Yangtze Memory Technologies (YMTC) is reportedly now shipping 128-layer, QLC-based consumer-grade NAND manufactured with the company's in-house 3D Xtacking technology. The move is seen as an important one for China to reduce its dependence on high-tech and semiconductor imports, and the company is beginning market penetration via consumer-geared solutions that will be employed in Chinese smartphones and notebooks.
The aim is to take advantage of the explosive growth in capacity requirements for storage applications, as well as for emerging and ballooning technologies such as 5G.
Tech Insights did a teardown of Asgard's latest PCIe 4.0, AN4 1TB SSD solution, which is the first commercial application of the 128-layer manufacturing technology. According to YMTC COO Cheng Weihua, this is a result of volume production being achieved on the 128-layer design. For now, the company's Xtacking 2.0 tech is being used in the manufacturing of 128-layer 512Gb TLC dies (TLC being the preferred cell information density from YMTC until now), as well as the 128-layer QLC 3D NAND itself. The company plans to transition to its Xstacking 3.0 design sometime in the latter half of 2022, with production capacity reaching its peak output by then.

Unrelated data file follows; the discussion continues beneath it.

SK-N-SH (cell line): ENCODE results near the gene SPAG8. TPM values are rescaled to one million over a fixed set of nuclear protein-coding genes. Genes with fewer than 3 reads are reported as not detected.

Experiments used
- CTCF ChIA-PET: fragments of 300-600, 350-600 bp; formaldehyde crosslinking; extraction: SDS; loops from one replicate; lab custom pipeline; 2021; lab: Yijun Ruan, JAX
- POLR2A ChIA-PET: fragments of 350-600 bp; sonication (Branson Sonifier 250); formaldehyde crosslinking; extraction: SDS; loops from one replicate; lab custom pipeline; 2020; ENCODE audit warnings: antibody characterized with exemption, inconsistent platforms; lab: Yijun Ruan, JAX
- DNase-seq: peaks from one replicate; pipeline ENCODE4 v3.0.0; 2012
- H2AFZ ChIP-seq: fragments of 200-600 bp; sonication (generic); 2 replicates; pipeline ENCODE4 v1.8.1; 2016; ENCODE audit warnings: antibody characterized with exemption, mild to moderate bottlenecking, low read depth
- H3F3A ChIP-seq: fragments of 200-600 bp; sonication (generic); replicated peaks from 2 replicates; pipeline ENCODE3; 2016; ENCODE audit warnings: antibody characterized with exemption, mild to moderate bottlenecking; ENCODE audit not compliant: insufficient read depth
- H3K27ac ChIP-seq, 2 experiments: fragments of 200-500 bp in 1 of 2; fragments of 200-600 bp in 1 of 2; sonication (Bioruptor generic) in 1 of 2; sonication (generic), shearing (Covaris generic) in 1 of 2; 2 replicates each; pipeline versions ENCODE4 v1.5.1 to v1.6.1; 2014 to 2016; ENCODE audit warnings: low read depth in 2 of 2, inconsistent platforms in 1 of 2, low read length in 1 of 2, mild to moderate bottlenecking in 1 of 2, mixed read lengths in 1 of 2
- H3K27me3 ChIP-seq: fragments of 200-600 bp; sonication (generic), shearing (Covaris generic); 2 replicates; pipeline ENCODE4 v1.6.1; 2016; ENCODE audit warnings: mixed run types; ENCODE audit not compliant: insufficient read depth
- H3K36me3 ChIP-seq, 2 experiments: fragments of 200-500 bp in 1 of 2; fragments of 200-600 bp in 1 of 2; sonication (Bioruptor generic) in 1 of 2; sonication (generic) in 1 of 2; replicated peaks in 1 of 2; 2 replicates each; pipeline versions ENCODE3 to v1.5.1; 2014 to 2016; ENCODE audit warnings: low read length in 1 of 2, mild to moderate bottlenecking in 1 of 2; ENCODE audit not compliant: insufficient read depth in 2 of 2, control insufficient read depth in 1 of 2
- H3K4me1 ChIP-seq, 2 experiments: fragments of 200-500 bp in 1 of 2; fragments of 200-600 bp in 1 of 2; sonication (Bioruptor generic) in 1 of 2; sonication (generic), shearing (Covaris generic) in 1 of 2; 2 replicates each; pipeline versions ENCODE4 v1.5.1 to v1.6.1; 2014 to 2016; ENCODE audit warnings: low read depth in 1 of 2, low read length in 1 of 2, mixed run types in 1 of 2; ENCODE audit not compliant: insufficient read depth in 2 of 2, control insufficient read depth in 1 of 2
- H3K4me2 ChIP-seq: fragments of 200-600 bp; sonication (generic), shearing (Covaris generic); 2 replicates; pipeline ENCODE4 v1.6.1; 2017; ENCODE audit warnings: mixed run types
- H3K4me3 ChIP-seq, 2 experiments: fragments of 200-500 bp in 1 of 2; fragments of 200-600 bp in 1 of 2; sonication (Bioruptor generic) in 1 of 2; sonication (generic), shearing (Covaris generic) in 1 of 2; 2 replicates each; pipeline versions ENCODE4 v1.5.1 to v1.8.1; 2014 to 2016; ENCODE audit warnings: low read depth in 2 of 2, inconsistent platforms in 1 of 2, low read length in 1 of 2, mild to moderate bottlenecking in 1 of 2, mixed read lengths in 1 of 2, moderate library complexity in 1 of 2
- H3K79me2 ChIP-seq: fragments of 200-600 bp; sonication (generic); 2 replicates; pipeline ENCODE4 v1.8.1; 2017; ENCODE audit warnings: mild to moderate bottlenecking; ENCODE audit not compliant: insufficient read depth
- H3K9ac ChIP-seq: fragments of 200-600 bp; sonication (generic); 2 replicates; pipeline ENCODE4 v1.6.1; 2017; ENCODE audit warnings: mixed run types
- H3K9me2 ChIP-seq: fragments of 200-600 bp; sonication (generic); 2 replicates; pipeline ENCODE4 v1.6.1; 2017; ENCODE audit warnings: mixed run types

YMTC's Xstacking 2.0 is a 3D manufacturing technology that shies away from actual 3D manufacturing. Instead, the NAND flash's expansion in the Z axis is done via bonding two separately-manufactured wafers: One of these deals with the actual NAND array itself, while the other holds the CMOS circuitry (such as page buffers, column decoders, charge pumps, global datapath and voltage generators/selectors).
The Xstacking technology behind the manufacturing process has been well-received by the industry. The company achieved a 92% higher bit density (8.48 Gb/mm2, 512 Gb) compared to dies manufactured with xStacking 1.0 (4.42 Gb/mm2, 256 Gb), showing that YMTC has a robust future plan for the technology's roadmap. Perhaps more surprising is that YMTC has achieved higher levels of density (8.48) with its TLC Xtacking 2.0 NAND than Samsung (6.91), Micron (7.76) and Sk hynix (8.13). A welcome reversal of expectations for Chinese tech, then; however, YMTC did bring its 128-layer process later to market than the aforementioned manufacturers - there was more knowledge and design time accumulated for their solution than for any of the others.
The launch comes on the heels of a reported delay on volume manufacturing capabilities for the 128-layer QLC NAND, with the company citing unsatisfactory yields as the deciding factor in pushing volume production forward. It's currently unclear if the company has already surpassed those difficulties and is now on schedule with its 100,000 WPM (wafer starts per month); however, the presence of the company's latest NAND in consumer-geared solutions only, sacrificing the high-revenue of professional and server-bound applications, does point towards a conservative estimate on the company's advances when it comes to yields.
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Francisco Pires is a freelance news writer for Tom's Hardware with a soft side for quantum computing.